One of my hands pressed up against the lukewarm interior window of our Subaru as we inclined slightly onto the Broadway Bridge.
My drifting pair of eyes settled on the edge of the metal railing, where a textured blue scarf etched its way out into the horizon. Albertsons Stadium peeked over the trees lining the left of the river, but I wasn’t focused on that.
My gaze had shifted to the action happening on the right-hand side of the river. A few bikers whizzed by on the green belt, masks shielding their lives from the virus.
Grandpa and I used to walk that trail, going to Boise State football games.
The fading yellow dotted line of that green belt flashing in and out of sight put me in a trance. Without noticing, my eyes lost focus, and I spaced out, going back to a memory of a happier time.
Breathe in. Breathe out.
The deep earthy smell of dirt lit up a euphoric feeling within my brain. Making this journey never made me feel like I was walking on a cement trail snaking through the forest in Boise, but that I was walking on air, effortlessly gliding to a certain future.
What felt even better was making the journey with my Grandpa next to me. He had gone to Boise State back in the day when there weren’t big end zones and stadium renovations.
Grandpa had made the journey down to Boise from Garden Valley that night to watch the Broncos. We walked and discussed the glory days of Bronco football – Kellen, Coach Pete, the 07′ Fiesta Bowl.
Roars of bumper to bumper traffic hummed in front of and above us on the Broadway Bridge. The rushing river flowed only feet to the right of me, its sound blending in seamlessly with the excited chatter of thousands of blue and orange clade Bronco supporters around me.
I gazed off to my right at the flow of the river until the most beautiful sight stopped me in my tracks.
An ocean blue glow illuminated the night sky, like the afterglow of a TV screen when the game has just turned off. My gaze stayed there for a moment, admiring that man-made beauty.
Then I looked lower, past the glaring floodlights and into the sliver of raw human energy bursting from in-between the cement stands.
The Blue Turf shined in the glare of the Saturday night lights. Blue, orange, and white stripes were already filling in the South Endzone, like rows of Boise Neopolitan ice cream in a Ben & Jerry’s container.
I could hear the announcer from here, who had been announcing games since the Kellen Moore era:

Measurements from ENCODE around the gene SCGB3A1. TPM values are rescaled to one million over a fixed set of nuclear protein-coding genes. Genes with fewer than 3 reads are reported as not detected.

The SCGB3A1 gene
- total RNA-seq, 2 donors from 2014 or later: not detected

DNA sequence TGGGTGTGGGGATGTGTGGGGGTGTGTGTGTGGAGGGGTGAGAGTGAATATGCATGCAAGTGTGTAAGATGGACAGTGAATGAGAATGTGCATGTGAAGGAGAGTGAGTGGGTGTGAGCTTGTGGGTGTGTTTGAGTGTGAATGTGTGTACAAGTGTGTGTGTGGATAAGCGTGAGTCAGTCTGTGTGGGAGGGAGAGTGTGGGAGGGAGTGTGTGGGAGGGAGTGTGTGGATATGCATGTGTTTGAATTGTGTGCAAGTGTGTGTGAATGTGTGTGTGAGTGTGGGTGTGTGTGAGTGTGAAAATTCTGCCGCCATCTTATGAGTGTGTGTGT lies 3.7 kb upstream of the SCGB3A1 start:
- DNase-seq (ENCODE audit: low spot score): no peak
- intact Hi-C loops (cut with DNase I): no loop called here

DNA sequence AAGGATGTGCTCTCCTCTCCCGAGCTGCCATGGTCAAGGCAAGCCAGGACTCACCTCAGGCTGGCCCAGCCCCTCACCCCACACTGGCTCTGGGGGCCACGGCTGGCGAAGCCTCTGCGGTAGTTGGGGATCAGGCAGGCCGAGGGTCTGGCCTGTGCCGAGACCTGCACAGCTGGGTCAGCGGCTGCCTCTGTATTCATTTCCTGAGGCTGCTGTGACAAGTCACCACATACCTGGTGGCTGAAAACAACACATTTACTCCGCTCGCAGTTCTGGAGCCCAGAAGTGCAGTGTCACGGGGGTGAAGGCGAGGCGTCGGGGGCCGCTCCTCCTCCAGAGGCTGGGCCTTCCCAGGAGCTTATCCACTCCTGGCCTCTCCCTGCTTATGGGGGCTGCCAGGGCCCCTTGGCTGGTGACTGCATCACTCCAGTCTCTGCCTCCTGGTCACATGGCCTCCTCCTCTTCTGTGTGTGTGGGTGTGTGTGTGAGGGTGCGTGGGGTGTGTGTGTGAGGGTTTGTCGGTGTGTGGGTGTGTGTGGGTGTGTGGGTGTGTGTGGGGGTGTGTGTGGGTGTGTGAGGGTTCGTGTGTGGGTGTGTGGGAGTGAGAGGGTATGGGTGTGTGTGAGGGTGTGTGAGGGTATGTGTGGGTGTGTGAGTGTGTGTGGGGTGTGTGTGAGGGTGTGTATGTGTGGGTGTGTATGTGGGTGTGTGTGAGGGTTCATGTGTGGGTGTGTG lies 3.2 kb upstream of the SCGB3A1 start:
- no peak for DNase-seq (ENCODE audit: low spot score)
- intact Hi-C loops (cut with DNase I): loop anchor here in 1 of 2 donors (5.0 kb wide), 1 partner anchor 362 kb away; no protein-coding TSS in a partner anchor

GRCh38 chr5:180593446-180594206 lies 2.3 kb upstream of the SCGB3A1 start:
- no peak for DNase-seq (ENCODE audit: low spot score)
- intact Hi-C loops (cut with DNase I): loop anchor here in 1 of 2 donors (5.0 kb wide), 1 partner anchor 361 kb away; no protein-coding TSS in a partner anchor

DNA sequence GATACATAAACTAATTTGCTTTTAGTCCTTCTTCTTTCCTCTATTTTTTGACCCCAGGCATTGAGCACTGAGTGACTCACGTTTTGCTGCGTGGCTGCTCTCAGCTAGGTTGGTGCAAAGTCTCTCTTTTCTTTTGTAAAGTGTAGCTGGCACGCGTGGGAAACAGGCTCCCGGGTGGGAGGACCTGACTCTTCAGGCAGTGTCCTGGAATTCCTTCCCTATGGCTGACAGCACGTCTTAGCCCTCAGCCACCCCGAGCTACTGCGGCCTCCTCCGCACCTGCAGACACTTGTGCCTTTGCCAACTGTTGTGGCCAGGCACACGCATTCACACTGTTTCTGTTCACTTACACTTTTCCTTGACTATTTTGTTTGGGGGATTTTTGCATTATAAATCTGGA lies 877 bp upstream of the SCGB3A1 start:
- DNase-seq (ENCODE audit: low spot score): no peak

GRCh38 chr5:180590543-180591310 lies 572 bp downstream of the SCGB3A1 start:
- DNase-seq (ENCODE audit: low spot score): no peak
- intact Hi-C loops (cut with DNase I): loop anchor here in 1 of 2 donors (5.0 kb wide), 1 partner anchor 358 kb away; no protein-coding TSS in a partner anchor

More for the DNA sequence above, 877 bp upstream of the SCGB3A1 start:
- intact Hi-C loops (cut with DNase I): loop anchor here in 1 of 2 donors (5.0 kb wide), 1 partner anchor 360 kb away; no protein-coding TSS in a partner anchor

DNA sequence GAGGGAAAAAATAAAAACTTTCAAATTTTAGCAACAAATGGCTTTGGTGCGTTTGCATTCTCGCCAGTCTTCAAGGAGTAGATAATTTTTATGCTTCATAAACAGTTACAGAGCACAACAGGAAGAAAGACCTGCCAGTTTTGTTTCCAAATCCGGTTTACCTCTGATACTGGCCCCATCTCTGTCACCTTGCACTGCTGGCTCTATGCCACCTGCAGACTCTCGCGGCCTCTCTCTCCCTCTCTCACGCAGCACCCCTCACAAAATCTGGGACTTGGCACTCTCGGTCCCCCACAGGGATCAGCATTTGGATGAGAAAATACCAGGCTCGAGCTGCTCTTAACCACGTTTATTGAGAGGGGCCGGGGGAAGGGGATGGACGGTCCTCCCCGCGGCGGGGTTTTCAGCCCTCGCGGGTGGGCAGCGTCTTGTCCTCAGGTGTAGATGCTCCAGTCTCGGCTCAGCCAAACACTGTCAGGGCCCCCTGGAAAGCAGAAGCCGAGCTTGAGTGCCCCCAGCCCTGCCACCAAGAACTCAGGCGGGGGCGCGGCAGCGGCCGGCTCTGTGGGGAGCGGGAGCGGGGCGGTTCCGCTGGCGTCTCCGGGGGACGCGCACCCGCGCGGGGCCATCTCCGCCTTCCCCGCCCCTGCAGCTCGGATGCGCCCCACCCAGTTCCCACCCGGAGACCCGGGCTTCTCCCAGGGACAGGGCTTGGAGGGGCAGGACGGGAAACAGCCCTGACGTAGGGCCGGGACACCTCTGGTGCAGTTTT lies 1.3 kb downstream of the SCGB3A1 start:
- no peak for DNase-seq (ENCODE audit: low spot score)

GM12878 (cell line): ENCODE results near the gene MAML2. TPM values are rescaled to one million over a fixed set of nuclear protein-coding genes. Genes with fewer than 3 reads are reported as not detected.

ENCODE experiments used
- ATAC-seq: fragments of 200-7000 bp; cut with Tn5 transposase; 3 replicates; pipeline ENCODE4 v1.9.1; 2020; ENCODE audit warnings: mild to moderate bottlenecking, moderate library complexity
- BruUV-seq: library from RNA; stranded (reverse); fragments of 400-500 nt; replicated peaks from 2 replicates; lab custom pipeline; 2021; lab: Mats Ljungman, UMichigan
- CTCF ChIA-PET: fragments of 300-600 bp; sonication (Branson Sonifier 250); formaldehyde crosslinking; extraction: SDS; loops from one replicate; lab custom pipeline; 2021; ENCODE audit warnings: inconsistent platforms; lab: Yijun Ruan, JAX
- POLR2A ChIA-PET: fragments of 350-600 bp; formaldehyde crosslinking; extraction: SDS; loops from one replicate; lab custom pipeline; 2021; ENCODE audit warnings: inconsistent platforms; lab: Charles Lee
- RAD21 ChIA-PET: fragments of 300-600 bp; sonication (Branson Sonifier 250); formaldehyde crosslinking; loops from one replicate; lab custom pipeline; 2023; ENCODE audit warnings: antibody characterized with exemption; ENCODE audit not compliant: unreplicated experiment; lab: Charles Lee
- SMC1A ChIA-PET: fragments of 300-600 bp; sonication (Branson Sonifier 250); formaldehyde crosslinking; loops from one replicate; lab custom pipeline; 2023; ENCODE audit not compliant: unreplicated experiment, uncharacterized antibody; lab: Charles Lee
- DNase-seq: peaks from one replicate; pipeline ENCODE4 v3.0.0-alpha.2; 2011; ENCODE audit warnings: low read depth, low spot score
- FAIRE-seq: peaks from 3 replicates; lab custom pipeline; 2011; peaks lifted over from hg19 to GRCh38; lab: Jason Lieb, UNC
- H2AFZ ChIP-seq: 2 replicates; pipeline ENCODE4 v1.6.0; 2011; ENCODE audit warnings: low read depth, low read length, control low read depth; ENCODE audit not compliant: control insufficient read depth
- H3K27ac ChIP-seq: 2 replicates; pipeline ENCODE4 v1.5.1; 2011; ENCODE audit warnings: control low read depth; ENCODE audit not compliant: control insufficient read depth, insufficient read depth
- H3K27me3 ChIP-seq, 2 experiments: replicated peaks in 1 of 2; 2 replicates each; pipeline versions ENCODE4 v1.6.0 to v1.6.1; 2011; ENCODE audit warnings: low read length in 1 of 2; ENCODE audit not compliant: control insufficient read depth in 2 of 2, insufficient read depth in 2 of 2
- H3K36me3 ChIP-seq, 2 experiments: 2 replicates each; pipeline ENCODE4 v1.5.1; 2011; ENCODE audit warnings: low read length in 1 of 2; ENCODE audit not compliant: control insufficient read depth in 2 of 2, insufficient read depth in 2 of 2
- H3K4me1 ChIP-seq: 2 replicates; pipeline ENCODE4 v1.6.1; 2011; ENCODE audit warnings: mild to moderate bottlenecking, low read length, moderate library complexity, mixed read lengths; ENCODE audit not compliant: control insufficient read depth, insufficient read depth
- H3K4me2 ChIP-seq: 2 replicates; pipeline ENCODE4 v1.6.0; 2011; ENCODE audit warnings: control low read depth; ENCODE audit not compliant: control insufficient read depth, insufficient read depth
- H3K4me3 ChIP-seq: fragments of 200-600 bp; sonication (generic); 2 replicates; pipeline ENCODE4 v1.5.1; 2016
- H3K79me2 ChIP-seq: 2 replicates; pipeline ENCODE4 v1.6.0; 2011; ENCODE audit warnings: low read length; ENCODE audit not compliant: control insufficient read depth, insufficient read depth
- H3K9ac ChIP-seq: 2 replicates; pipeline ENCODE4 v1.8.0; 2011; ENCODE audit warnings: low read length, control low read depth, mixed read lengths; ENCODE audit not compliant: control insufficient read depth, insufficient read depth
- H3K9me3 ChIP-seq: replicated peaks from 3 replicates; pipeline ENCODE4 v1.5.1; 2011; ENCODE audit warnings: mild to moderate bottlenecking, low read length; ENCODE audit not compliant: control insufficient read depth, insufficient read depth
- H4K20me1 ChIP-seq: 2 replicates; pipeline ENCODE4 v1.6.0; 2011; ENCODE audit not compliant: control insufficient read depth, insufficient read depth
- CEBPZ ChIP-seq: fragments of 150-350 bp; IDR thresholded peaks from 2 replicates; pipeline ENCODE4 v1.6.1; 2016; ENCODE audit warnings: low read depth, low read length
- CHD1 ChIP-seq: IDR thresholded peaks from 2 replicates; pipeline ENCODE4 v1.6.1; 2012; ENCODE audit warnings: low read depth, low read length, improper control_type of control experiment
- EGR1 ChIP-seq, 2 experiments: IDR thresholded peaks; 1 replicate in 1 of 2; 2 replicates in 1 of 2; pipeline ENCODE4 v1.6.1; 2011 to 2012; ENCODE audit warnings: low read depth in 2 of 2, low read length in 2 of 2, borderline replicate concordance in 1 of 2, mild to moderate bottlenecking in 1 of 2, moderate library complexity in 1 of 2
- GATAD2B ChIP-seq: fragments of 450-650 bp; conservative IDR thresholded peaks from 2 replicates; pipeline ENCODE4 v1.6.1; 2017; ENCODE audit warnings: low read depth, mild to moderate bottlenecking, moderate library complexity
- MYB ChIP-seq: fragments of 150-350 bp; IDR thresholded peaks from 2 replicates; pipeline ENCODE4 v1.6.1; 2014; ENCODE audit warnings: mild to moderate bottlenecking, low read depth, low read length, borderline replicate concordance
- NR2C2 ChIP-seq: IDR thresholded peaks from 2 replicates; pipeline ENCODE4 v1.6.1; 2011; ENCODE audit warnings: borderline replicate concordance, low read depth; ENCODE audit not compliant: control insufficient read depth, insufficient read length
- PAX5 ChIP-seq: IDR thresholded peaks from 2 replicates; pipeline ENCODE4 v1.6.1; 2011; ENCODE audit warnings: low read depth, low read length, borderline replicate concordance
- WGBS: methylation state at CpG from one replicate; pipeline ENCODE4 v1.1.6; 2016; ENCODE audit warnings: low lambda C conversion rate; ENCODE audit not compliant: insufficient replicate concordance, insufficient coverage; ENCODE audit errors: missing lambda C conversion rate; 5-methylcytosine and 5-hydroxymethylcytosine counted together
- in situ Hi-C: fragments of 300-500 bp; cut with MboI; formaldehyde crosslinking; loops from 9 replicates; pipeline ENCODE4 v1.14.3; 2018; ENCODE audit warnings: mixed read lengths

“Welcome, Broncos Fans! Today, your Number Nineteen Boise State Broncos are taking on the Air Force Falcons!”
The smile that was plastered on my face cracked a little wider. My Grandpa’s smile lines were spread wide across his face as well.
We emerged onto street level, and my Grandpa pointed across the road. “You see that Chili’s?” he said, gesturing subtly. “That was there when I went here!”
I smiled, nodding. Some things never seem to change.
We ambled down to the tailgate area in front of the stadium. Delightful smells of burgers and hot dogs drifted through the air.
“Oh, that smells good.” Grandpa said, “We’ll have to get some in the stadium!”
“Yeah, we certainly will,” I responded, my stomach rumbling.
The smooth cement of the parking lot under my feet suddenly seemed to lose its grip on my shoes. My feet skidded and slid like a pair of out of control ice skates, and I fell face-first into the cement.
My head tapped against the window, and my eyes opened just long enough to catch Albertsons Stadium disappearing behind the Shell Gas Station on the corner of Broadway and University.
Wow. How long has it been since I’ve seen Grandpa? A few months? Maybe more? I sighed and rested my head back against the window.
Perhaps those wanderings were only one stroke of the paintbrush to the bigger painting of my yearning for my friends and family. Ever since quarantine has started, missing these people has been an everyday struggle.
I know I’m not alone. We’ve all missed our parents, our cousins, our friends, our coworkers, and our teachers.
My solidarity and empathy are extended to those who have lost important people in their life during this crisis.
Yet I know our pain will be greeted with the embrace of many of the incredible people I listed. For me, we’ll be watching a football game. I’ll be doing so in Boise. For you, perhaps you’ll be enjoying college football in Orlando, Kalamazoo, Boone, or Boca.
Most importantly, this football season, let’s remember this crisis. As we meet up with the loving people in our lives once again, let’s savor each moment a little more. Let us remember compassion.
Ask your friend or family member who you haven’t seen for a while to come over and watch the game. Go to the local restaurant that pulled through this crisis and buy a meal and a drink or two, with a toast to family and friendship.
In times like these, we are all reminded of the family we don’t see nearly enough. We’re reminded of the sports, such as college football, that help cultivate those relationships.
So, sit down and watch a game with your family and friends. Have a little fun, because those moments are all we have.